Death Penalty – yay or nay?
Capital punishment also known as the death penalty has been abolished in Australia in 1973 with the last person being executed by hanging in 1967. These days it appears to be a non-issue and a topic of little concern in the public’s eyes.
I dug up this little snippet of Australian history on the subject when doing some reading into the arguments for and against capital punishment. Most Western countries have done away with death penalty laws, with a large exception being theUS(I think there are a few other small countries).
For that fact it’s clear that the topic is much weightier and stands as a greater topic of debate among the people on those shores. It flairs up every now and then when the media picks up odd cases and gives them unending coverage. There was just such a case featuring a man by the name of Troy Davis who was convicted on some murder charges and put to death by lethal injection last week. Davis was denying the charges, stating that he is innocent to the end. There were people in both camps, supporting Davis and others pleading for his death. The main controversy was that the evidence that tied him to the crime was questioned and that the state may have executed an innocent man.
I didn’t really following the case and don’t intend to discuss the minutia of the prosecution and the defence teams. Instead I wanted to write about what I feel are the best arguments for and against capital punishment and perhaps play a devils advocate for both. Why I decided to frame this post in such a manner will become clear at the end. When I present a particular argument I will borrow the quote from one of the number of authors I read on the subject. This is chiefly because the argument conveys what I was going to write anyway and because the author writes in good prose.
Against Capital Punishment
Since I reside in Australia that has abolished capital punishment, I will put down what I thought was the strongest argument against the practise first.
The argument is presenting the possibility of the person being innocent or perhaps the circumstances that have been overlooked that would at least mitigate the person’s punishment.
“A society that respects life should never permit itself to execute an innocent person if it is within the society’s capacity to avoid such an act — as it surely is. Refraining from executing even those persons who may deserve execution is the way — the only way — in which to avert the occasional execution of persons mistakenly convicted, and to leave open the possibility of their exoneration.”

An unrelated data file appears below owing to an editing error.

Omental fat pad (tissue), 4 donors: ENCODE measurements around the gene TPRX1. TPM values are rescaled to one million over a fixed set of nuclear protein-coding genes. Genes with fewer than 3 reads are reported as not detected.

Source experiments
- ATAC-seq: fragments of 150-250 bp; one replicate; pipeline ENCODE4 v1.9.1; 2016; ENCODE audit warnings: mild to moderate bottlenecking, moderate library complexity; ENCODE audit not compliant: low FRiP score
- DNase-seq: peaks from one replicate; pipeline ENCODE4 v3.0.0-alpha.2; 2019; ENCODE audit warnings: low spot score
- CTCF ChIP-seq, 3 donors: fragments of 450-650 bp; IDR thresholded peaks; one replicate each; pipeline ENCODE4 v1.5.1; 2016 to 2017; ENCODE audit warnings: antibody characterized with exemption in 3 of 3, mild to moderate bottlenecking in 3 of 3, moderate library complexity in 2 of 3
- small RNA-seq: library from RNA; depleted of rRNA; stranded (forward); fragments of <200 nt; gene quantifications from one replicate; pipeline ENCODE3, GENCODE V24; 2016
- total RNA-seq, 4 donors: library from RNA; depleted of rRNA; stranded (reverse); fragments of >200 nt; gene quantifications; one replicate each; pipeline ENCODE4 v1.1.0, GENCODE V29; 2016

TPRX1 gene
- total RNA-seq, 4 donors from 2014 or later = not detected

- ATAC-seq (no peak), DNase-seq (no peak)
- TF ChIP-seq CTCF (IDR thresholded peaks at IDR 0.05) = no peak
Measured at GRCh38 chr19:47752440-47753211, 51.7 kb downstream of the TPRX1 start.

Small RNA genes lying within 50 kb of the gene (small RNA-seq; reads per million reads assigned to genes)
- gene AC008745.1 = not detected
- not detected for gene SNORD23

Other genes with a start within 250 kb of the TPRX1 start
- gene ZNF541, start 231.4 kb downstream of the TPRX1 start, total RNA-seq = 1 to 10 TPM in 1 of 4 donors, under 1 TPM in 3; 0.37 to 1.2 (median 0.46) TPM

“If execution of the innocent nevertheless is avoidable, a humane society will elect the option that avoids it. Most of those who murder are, after all, already spared. Sparing the small remainder is cheap insurance against the most terrible consequence of judicial fallibility.”
Devils advocate response/Rebuttal
Only the most serious of crimes are considered for execution and only if there is enough evidence to tie the person to the crime. With ever advancing forensic technology and techniques such as extraction of DNA, the possibility of wrongful conviction becomes less and less. If the justice system only allowed cases that had 100% certainly no one would be convicted of crimes as there would always be slivers of doubt.
The current legal system procedures already ensure that every case involving the death sentence meticulously examines & considers all the facts surrounding the case, which takes many years and man hours.
For Capital Punishment
The strongest argument I found for capital punishment was in the excerpt below that argues; nothing short of the death penalty would show justice in society for the most heinous crimes. The state has an obligation to carry out the execution for the sake of the victims and the charge of the State being as guilty as the murderer holds no merit.
“Executing a murderer is the only way adequately to express our horror at the taking of an innocent life. Nothing else suffices. To equate the lives of killers with those of victims is the worst kind of moral equivalency. If capital punishment is state murder, then imprisonment is state kidnapping, and restitution is state theft. A murderer sentenced to life in prison without the possibility of parole can still laugh, learn and love, listen to music and read, form friendships, and do the thousand-and-one things (mundane and sublime) forever foreclosed to his victims.”
Devils advocate response/Rebuttal
The family and close relations to the victims may not want to execute the person responsible for the crime. They may believe that the best punishment for the crime is indefinite life imprisonment. Especially with modern painless methods of executing people such as lethal injection, the justice wouldn’t be served. Perhaps the greater solace to the victim’s family is for the criminal to realise their crimes and suffer from deep remorse for the rest of their lives behind high security prison walls.
Finally the quote assumes that only capital punishment suffices for the grizzly crimes, as if some equilibrium is restored after the criminal is killed.
The reason I chose the above format becomes clear as the to and fro arguments demonstrate my mixed views. Perhaps both punishment methods have their strengths and weaknesses, with the society deciding which suits them best. There were a number of other arguments which were interesting but which I chose not to include even though they added to the complexity of the subject.
Just a final note, the part of me that supports capital punishment is only in favour of humane ways of ending the criminal’s life. That would rule out hanging, electric chair etc.